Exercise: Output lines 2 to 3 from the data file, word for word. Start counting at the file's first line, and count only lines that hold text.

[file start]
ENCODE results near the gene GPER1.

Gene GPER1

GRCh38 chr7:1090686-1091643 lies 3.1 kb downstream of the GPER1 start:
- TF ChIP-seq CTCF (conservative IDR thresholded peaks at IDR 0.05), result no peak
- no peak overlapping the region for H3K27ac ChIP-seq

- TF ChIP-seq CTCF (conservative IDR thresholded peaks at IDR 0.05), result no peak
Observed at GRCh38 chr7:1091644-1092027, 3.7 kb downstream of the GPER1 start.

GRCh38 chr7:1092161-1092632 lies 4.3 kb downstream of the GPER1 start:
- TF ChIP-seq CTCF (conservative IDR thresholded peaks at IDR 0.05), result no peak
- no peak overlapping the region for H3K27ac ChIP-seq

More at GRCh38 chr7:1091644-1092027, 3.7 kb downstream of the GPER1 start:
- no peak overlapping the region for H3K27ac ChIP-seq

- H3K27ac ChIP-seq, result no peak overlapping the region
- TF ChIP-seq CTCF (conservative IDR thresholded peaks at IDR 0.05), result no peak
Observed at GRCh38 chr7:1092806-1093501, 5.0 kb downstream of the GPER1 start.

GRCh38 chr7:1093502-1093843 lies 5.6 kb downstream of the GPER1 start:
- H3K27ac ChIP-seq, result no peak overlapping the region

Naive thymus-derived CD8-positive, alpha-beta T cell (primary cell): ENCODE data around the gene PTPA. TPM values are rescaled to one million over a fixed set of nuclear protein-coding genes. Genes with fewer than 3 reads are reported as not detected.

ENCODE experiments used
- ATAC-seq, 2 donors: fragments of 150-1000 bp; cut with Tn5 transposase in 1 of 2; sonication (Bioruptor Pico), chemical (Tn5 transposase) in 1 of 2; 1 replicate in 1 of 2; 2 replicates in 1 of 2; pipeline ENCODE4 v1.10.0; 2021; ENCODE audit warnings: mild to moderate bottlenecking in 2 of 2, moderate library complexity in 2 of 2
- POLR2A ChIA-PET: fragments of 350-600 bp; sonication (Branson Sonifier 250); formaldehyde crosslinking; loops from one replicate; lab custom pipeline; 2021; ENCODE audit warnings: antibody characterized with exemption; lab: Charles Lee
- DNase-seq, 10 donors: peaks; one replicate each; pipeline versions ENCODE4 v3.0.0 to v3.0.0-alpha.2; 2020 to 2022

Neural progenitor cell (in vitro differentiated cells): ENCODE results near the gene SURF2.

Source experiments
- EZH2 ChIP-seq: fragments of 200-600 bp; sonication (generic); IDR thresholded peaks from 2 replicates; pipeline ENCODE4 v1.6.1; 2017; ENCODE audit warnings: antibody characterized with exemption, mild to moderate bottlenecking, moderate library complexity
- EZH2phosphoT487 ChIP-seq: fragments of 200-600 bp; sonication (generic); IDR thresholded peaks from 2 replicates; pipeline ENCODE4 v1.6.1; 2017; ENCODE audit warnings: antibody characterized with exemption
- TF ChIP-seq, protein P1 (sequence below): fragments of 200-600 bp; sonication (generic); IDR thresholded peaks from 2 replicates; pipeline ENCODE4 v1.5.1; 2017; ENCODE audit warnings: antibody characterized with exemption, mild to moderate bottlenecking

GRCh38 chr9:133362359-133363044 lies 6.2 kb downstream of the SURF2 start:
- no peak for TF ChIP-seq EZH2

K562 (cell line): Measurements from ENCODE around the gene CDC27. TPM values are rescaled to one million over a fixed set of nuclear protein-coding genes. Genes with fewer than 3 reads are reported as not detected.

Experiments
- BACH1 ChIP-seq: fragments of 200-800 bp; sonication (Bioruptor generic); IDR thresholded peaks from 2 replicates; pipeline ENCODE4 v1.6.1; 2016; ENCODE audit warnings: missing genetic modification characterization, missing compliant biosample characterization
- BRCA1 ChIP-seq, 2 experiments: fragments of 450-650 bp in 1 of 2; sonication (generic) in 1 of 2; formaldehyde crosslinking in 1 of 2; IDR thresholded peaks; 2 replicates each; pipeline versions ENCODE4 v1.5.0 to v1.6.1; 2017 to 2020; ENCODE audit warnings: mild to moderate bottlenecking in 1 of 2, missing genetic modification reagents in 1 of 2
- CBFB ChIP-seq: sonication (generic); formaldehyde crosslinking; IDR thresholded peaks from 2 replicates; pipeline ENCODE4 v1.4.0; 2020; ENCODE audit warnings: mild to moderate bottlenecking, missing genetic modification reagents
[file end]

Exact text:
Gene GPER1

GRCh38 chr7:1090686-1091643 lies 3.1 kb downstream of the GPER1 start: